Please note that the Georgia Department of Banking and Finance does not regulate payday lenders. Over the last several years, what is commonly referred to as “payday” lending (or deferred presentment) has become a multibillion dollar industry. However, payday lending in its most common form is illegal in Georgia.
Payday lending is the practice of using a post-dated check or electronic checking account information as collateral for a short-term loan. A typical payday loan involves the taking of a check and holding it for a few days or weeks (until “payday”), then depositing it or requiring repayment of the loan of $100 to $500 plus a fee or interest. To qualify, borrowers need only personal identification, a checking account, and income from a job or government benefits - like Social Security or disability payments. If the borrower's check is not covered when the payday loan comes due, the borrower accumulates bounced check fees from the bank and the lender, who can pass the check through the borrower’s account repeatedly. Payday lenders have used aggressive collection practices, sometimes threatening criminal charges for writing a bad check even when state law prohibits making such a threat. Under these pressures, most payday borrowers get caught in the debt trap.
The federal Truth in Lending Act requires disclosure of the cost of credit. You must receive, in writing, the finance charge (a dollar amount) and the APR, which is the cost of credit on a yearly basis. Payday lenders are subject to this regulation.
Small loans of less than $3,000 are regulated by the Georgia Industrial Loan Act. This Act provides that persons or companies making loans and charging interest thereon at a rate of more than 8 percent (simple interest per annum) shall be subject to the Georgia Industrial Loan Act (“GILA”) and shall be required to obtain a license from the Office of the Commissioner of Insurance unless they are exempt from such licensure.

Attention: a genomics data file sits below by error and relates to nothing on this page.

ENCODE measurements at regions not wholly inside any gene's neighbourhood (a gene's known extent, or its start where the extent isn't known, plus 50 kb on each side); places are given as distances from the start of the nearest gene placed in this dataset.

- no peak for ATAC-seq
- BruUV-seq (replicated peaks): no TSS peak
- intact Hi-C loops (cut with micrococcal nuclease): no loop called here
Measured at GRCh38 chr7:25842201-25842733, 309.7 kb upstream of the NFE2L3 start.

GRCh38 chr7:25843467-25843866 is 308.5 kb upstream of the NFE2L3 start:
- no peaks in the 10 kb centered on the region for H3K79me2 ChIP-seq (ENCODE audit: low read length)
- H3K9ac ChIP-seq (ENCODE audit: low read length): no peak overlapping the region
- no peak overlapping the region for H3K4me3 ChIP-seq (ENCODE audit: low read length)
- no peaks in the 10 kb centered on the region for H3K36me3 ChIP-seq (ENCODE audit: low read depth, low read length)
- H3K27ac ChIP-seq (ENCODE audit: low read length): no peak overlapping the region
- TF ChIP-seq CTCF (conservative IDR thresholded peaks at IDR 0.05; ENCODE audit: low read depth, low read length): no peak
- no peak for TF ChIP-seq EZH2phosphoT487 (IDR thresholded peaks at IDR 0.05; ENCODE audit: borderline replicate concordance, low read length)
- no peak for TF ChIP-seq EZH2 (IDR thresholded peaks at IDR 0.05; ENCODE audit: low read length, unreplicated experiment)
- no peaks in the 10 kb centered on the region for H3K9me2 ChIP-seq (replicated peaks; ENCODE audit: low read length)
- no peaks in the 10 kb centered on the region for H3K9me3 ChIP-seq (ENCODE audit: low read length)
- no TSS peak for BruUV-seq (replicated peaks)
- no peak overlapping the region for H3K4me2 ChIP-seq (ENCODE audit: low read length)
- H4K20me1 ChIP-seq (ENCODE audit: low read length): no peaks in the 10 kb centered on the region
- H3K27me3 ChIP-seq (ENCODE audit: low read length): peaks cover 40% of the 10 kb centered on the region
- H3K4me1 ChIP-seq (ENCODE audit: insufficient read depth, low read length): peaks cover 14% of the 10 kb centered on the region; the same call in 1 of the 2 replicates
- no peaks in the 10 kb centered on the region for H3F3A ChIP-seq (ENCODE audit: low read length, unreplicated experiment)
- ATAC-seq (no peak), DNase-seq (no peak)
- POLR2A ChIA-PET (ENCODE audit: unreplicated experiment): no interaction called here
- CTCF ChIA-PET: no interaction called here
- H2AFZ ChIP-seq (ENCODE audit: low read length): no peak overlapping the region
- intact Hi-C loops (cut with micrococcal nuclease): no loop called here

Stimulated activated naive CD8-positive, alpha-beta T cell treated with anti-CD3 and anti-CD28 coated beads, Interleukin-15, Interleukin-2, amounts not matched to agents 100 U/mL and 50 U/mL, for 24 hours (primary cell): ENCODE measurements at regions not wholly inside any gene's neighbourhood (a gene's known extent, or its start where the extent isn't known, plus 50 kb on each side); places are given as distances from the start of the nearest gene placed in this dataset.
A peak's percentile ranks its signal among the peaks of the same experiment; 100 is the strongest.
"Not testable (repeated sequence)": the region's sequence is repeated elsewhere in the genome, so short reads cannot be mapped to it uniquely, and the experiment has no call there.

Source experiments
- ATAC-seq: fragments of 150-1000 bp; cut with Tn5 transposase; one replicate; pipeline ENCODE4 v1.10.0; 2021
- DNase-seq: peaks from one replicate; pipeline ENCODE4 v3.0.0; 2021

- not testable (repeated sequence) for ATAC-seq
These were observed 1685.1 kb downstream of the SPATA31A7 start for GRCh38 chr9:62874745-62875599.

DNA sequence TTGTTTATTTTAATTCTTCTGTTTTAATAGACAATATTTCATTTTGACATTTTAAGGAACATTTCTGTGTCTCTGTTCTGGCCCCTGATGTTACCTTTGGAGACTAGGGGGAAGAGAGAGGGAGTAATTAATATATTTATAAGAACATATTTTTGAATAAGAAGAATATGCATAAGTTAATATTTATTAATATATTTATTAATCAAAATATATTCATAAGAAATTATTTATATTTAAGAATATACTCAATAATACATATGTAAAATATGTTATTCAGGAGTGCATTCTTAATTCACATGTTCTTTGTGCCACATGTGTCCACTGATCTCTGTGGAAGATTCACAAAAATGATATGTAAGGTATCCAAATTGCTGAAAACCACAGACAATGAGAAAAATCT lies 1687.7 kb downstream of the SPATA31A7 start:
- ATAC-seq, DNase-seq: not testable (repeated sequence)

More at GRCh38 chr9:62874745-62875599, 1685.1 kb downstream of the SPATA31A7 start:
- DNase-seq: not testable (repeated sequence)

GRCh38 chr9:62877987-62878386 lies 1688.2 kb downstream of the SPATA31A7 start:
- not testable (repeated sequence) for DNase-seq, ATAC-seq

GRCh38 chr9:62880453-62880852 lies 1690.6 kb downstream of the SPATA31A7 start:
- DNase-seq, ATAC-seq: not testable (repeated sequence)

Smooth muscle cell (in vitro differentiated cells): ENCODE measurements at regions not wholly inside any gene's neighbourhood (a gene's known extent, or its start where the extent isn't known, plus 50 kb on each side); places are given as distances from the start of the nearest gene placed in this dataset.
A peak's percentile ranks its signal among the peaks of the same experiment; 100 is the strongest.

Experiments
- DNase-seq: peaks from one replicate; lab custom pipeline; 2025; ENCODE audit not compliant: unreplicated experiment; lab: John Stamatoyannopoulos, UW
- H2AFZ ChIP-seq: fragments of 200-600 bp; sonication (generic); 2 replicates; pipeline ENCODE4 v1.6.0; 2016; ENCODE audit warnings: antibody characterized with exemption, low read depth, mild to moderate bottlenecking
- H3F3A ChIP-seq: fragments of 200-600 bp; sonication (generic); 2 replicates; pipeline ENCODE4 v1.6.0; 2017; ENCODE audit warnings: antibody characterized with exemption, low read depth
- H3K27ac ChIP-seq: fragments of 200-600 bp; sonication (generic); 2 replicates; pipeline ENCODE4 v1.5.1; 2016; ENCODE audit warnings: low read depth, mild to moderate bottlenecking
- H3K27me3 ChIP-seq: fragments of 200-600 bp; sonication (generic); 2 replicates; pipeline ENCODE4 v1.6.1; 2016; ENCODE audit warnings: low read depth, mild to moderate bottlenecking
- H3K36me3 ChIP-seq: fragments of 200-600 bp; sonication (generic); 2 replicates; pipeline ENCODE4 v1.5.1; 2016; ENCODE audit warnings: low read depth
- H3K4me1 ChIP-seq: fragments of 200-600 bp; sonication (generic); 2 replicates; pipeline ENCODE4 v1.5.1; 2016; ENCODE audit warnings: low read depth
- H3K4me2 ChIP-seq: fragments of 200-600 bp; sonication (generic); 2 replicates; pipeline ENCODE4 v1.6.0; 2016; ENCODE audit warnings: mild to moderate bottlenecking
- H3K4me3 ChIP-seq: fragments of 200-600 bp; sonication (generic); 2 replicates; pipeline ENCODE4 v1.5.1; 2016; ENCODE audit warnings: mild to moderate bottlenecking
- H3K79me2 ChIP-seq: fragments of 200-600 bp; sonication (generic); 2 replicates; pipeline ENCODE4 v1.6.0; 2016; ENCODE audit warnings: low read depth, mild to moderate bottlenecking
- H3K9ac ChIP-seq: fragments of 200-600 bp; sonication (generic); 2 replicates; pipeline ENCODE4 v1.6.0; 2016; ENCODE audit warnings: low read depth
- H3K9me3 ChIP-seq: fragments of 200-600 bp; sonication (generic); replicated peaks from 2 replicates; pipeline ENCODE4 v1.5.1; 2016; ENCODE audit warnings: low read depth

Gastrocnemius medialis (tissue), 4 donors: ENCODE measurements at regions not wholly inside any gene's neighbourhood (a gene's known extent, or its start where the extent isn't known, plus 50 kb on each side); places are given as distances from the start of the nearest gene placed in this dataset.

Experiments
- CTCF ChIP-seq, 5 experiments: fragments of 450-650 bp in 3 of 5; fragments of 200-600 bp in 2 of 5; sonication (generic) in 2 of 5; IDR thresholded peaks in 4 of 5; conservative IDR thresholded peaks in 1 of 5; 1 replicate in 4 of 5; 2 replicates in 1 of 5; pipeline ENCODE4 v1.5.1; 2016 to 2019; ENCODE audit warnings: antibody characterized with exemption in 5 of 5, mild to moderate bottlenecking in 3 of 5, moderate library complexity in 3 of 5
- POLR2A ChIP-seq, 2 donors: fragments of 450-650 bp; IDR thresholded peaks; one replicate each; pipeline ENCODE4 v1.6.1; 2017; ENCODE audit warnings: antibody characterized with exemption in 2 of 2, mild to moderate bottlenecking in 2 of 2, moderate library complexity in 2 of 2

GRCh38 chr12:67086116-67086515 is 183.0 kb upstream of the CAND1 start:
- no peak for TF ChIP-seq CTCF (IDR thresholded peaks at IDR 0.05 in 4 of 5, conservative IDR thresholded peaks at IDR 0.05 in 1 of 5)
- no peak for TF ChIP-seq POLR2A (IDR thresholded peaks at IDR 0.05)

In 2004, the Georgia General Assembly passed some new provisions under the GILA to increase the fines and criminal penalties for people making small loans at illegal rates of interest. The law went into effect in May 2004, and though it is under review in the federal courts, it is currently in effect. Referred to as the Payday Lending Act of 2004, this law authorizes felony and racketeering charges against violators, as well as fines of up to $25,000 per violation and a possible jail sentence of 25 years.
The Georgia Department of Banking and Finance does not handle complaints relating to payday lenders. If you are the victim of a payday lender, contact your county district attorney and notify the Office of the Commissioner of Insurance, Industrial Loan Division (404-656-2078).
If you believe that a lender has violated the Truth in Lending Act, file a complaint with the Federal Trade Commission (FTC). The FTC cannot solve individual problems but will be able to act if it discovers a pattern of violations.
There are ways to avoid needing a payday loan:
- Compare offers when shopping for credit and look for credit with a low APR and low finance charges.
- Ask creditors for more time to pay your bills, and inquire whether they will charge you more fees for that service.
- Make a realistic budget and figure your monthly and daily expenditures to eliminate unnecessary purchases.
- Look into the availability of overdraft protection on your checking account.
- Contact your local consumer credit counseling service, credit union, or nonprofit credit counseling provider if you need help planning a budget.
- Plan on using only one credit card for purchases so you can limit your debt and track your expenses.